Advantages

Disadvantages

Payment decorrelation

Because elliptic curve points can be added (unlike hashes), for every forwarding node, we an add a "blinding" point / scalar. This prevents multiple forwarding nodes from discovering that they have been on the same payment route. This is unlike the current payment hash + preimage, where the same hash is used along the route.
In fact, the acknowledgment scalar we use in stuckless and escrow can simply be the sum of each blinding scalar used at each forwarding node.

Advantages

Disadvantages

submitted by almkglor to Bitcoin [link] [comments]

Technical: Pay-to-contract and Sign-to-contract

What's this? I don't make a Technical post for a month and now BitPay is censoring the Hong Kong Free Press? Shit I'm sorry, it's all my fault for not posting a Technical post regularly!! Now posting one so that we have a censorship-free Bitcoin universe!
Pay-to-contract and sign-to-contract are actually cryptographic techniques to allow you to embed a commitment in a public key (pay-to-contract) or signature (sign-to-contract). This commitment can be revealed independently of the public key / signature without leaking your private key, and the existence of the commitment does not prevent you from using the public key / signature as a normal pubkey/signature for a normal digital signing algorithm.
Both techniques utilize elliptic curve homomorphism. Let's digress into that a little first.

Elliptic Curve Homomorphism

Let's get an oversimplified view of the maths involved first.
First, we have two "kinds" of things we can compute on.
  1. One kind is "scalars". These are just very large single numbers. Traditionally represented by small letters.
  2. The other kind is "points". These are just pairs of large numbers. Traditionally represented by large letters.
Now, an "Elliptic Curve" is just a special kind of curve with particular mathematical properties. I won't go into those properties, for the very reasonable reason that I don't actually understand them (I'm not a cryptographer, I only play one on reddit!).
If you have an Elliptic Curve, and require that all points you work with are on some Elliptic Curve, then you can do these operations.
  1. Add, subtract, multiply, and divide scalars. Remember, scalars are just very big numbers. So those basic mathematical operations still work on big numbers, they're just big numbers.
  2. "Multiply" a scalar by a point, resulting in a point. This is written as a * B, where a is the scalar and B is a point. This is not just multiplying the scalar to the point coordinates, this is some special Elliptic Curve thing that I don't understand either.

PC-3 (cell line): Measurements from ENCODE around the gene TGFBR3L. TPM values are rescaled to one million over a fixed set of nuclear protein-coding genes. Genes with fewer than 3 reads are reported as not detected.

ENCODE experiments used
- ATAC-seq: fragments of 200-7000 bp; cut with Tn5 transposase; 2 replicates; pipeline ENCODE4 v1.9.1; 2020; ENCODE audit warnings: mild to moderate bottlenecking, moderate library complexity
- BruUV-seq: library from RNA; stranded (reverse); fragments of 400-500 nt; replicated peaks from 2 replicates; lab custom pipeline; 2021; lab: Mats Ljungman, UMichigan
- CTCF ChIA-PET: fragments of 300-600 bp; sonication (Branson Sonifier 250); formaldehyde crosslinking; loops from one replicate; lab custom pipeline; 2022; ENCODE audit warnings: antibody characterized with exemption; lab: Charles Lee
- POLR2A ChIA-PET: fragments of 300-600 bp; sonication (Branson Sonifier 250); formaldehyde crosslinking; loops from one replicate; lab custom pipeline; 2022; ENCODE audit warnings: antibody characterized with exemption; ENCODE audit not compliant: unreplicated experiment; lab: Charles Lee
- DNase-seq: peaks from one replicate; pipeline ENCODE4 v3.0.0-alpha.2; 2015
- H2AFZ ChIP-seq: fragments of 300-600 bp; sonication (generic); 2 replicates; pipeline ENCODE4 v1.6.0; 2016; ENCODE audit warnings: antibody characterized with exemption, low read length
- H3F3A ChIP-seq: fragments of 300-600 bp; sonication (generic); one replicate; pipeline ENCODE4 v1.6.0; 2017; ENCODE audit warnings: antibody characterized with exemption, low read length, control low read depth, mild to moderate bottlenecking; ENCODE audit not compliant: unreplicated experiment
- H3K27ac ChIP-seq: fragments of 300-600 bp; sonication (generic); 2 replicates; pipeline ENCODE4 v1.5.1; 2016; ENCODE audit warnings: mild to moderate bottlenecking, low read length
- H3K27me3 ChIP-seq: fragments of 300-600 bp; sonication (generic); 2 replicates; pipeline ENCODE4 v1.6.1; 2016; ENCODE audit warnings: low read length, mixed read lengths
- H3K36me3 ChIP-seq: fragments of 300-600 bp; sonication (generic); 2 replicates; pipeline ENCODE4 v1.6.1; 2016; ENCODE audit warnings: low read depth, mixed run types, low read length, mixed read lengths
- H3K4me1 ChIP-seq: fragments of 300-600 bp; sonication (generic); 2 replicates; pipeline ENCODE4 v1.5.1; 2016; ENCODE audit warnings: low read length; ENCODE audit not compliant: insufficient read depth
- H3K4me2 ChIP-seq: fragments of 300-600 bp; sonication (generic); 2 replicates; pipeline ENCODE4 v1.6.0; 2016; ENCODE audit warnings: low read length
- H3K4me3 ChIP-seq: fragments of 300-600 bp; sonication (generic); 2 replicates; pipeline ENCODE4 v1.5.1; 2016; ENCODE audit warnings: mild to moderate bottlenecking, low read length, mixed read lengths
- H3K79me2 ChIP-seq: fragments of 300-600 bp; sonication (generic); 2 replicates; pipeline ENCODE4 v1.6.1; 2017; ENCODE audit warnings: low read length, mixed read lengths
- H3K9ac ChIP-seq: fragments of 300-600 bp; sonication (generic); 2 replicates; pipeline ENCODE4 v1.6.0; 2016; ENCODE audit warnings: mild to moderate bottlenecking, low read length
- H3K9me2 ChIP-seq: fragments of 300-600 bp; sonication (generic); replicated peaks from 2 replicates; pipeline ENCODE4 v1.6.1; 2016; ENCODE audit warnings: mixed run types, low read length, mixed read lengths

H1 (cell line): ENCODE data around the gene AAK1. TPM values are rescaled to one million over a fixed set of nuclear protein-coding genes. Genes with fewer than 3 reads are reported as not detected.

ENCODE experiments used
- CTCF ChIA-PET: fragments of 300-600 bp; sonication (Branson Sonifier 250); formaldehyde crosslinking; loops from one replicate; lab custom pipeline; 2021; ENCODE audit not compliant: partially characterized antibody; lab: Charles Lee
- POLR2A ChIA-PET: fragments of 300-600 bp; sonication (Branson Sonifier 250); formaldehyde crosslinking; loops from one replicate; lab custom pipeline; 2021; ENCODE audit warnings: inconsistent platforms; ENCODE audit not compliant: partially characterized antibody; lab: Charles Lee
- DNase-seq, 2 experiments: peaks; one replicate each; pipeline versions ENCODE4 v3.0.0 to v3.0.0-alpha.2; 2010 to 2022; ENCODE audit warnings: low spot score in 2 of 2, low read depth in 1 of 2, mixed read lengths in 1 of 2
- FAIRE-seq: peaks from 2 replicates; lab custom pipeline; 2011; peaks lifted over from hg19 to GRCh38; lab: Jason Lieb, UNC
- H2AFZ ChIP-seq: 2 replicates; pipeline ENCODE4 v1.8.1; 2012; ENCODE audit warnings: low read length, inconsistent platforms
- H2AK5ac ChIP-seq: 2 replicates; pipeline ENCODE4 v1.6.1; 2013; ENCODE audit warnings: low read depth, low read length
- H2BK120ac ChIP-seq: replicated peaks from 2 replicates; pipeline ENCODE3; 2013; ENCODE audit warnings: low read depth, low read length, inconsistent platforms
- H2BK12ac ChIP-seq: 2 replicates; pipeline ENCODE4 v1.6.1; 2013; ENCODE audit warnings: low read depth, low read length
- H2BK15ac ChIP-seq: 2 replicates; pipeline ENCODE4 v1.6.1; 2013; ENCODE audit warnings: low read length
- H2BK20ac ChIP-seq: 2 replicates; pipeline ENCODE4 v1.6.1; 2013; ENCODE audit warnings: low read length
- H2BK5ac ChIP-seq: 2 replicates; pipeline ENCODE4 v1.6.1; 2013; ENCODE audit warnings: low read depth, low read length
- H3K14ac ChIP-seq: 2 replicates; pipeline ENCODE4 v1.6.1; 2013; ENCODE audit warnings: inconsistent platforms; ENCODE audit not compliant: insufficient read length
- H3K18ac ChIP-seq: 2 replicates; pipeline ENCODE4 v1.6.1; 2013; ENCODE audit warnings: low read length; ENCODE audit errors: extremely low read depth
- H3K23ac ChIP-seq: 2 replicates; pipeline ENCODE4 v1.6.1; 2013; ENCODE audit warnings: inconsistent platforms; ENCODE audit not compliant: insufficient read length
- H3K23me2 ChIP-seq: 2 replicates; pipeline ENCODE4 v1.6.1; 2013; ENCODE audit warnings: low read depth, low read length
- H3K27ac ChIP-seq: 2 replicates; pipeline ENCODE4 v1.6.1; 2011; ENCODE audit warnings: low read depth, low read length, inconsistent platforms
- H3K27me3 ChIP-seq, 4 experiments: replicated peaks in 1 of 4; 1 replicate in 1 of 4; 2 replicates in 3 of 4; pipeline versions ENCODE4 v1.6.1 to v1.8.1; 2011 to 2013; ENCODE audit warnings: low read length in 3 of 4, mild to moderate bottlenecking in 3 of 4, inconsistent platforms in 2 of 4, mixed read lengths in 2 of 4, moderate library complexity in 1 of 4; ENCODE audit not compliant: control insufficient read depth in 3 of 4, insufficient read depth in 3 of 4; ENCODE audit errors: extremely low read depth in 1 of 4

3. "Add" two points together. This is written as A + B. Again, this is some special Elliptic Curve thing.
The important part is that if you have:
A = a * G B = b * G Q = A + B 
Then:
q = a + b Q = q * G 
That is, if you add together two points that were each derived from multiplying an arbitarry scalar with the same point (G in the above), you get the same result as adding the scalars together first, then multiplying their sum with the same point will yield the same number. Or:
a * G + b * G = (a + b) * G 
And because multiplication is just repeated addition, the same concept applies when multiplying:
a * (b * G) = (a * b) * G = (b * a) * G = b * (a * G) 
Something to note in particular is that there are few operations on points. One operation that's missing is "dividing" a point by a point to yield a scalar. That is, if you have:
A = a * G 
Then, if you know A but don't know the scalar a, you can't do the below:
a = A / G 
You can't get a even if you know both the points A and G.
In Elliptic Curve Cryptography, scalars are used as private keys, while points are used as public keys. This is particularly useful since if you have a private key (scalar), you can derive a public key (point) from it (by multiplying the scalar with a certain standard point, which we call the "generator point", traditionally G). But there is no reverse operation to get the private key from the public key.

Commitments

Let's have another mild digression.
Sometimes, you want to "commit' to something that you want to keep hidden for now. This is actually important in some games and so on. For example, if you are paying a game of Twenty Questions, one player must first write the object they are thinking of, then fold or hide it in such a way that what they wrote is not visible. Then, after the guessing player has asked twenty questions to narrow down what the object is and has revealed what he or she thinks the object being guessed was, the guessee reveals the object by unfodling and showing the paper.
The act of writing down commits you to the specific thing you wrote down. Folding the paper and/or hiding it, err, hides what you wrote down. Later, when you unfold the paper, you reveal your commitment.
The above is the analogy to the development of cryptographic commitments.
  1. First you select some thing --- it could be anything, a song, a random number, a promise to deliver products and services, the real identity of Satoshi Nakamoto.